RALEIGH, N.C., May 2 (UPI) -- The southeastern United States sees a handful of tropical storms and hurricanes every summer and fall. Mostly, they are known for the damage and destruction they bring.
The massive weather systems aren't all bad, however. New research suggests the seasonal storm systems play an important role in replenishing local aquifers and inspiring vegetation growth. The uptick in photosynthesis rates allows for increased carbon sequestration, offsetting carbon released by the fossil fuel and auto industries.
Climate scientists at Duke University used a precipitation model to analyze the ecological effects of tropical cyclones between 2004 and 2007. By comparing years with fewer cyclones to more active hurricane seasons, researchers were able to tease out the influence of tropical storms on vegetation growth and carbon storage rates.
"It's easy to make general statements about how much of an impact something like additional rainfall can have on the environment," Lauren Lowman, a doctoral student at Duke, said in a news release. "But we really wanted to quantify the amount of carbon uptake that you can relate to tropical cyclones."
The findings -- published this week in the journal Biogeosciences -- reveal the important role cyclones play in encouraging carbon sequestration, but they don't offer a prediction for how climate change will affect the relationship.
"There are a lot of regional effects competing with large worldwide changes that make it very hard to predict what climate change will bring to the southeastern United States," said lead researcher Ana Barros, a professor of environmental engineering at Duke.
"If droughts do become worse and we don't have these regular tropical cyclones, the impact will be very negative," added Barros. "And regardless of climate change, our results are yet one more very good reason to protect these vast forests."
URBANA, Ill., May 2 (UPI) -- After sequencing the mitochondrial genome of the Hispaniolan solenodon, scientists confirmed that the endangered venomous mammal diverged from all other living mammals some 78 million years ago.
The species, Solenodon paradoxus, predates the extinction of the dinosaurs.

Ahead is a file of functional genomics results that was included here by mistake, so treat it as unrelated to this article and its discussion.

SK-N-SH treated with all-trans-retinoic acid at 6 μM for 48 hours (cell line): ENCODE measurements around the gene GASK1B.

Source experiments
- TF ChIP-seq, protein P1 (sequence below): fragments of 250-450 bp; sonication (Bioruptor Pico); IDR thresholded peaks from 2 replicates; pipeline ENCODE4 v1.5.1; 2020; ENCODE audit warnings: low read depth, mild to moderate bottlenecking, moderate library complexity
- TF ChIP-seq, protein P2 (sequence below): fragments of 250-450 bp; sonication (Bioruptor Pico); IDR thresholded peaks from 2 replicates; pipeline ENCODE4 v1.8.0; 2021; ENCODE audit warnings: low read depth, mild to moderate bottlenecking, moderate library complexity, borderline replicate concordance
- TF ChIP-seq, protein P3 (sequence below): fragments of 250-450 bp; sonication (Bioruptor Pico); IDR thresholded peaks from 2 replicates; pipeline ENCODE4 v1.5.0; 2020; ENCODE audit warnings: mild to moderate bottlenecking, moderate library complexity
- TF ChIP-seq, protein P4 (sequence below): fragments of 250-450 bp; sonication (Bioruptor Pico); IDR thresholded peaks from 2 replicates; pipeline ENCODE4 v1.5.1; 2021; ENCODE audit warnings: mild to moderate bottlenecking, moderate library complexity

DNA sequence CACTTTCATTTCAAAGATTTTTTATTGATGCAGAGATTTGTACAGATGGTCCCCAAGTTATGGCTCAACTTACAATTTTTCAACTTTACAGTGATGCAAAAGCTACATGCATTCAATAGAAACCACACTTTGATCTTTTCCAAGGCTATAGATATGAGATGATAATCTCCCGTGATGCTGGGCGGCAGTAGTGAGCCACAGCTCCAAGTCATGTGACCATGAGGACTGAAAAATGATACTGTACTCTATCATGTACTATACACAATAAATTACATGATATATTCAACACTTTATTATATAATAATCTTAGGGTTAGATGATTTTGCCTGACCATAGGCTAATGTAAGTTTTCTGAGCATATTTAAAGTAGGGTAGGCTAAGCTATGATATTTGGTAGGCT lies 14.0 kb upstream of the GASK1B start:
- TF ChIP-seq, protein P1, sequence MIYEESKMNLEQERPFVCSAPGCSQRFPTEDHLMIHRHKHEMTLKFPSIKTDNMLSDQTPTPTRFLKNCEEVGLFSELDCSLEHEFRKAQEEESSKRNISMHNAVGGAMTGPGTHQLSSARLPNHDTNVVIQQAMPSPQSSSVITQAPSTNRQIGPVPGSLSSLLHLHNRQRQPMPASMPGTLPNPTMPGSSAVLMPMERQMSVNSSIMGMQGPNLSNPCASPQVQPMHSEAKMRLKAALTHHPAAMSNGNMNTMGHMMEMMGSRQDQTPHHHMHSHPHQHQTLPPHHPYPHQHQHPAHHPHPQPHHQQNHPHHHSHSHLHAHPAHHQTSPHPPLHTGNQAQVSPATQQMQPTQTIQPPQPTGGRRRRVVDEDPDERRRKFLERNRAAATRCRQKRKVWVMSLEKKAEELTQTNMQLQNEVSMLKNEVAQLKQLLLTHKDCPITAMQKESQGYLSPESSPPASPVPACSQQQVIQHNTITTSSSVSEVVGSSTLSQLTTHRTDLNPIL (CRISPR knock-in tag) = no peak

"It's just impressive it's survived this long," Adam Brandt, a postdoctoral researcher at the University of Illinois, said in a news release. "It survived the asteroid; it survived human colonization and the rats and mice humans brought with them that wiped out the solenodon's closest relatives."
With a long snout and short brown-red fur, the Hispaniolan solenodon looks like a large shrew. Its hairless feet, nose and tail recall those of a possum. The species, sometimes called the Dominican solenodon, is found only on Hispaniola, the island shared by Haiti and the Dominican Republic.
Researchers at the University of Illinois and the University of Puerto Rico used two different methods to sequence the nucleotides that make up solenodon mitochondrial DNA -- the kind passed unchanged from mother to offspring -- to determine the history of the species' lineage. Both methods produced the same conclusion, the species diverged from the mammalian tree of life some 78 million years ago.
The timeline fits nicely with studies that suggest the island of Hispaniola was once connected to Mexico and began drifting eastward around 75 million years ago.
Researchers shared the results of their genomic analysis in a paper published this week in the journal Mitochondrial DNA.
"Whether they got on the island when the West Indies ran into Mexico 75 million years ago, or whether they floated over on driftwood or whatever else much later is not very clear," added lead researcher Alfred Roca, a professor of animal sciences at the University of Illinois.
The Hispaniolan solenodon spent most of the last 78 million years without any natural predators, but is now endangered as a result of habitat loss and predation from cats and dogs brought to the islands by human settlers.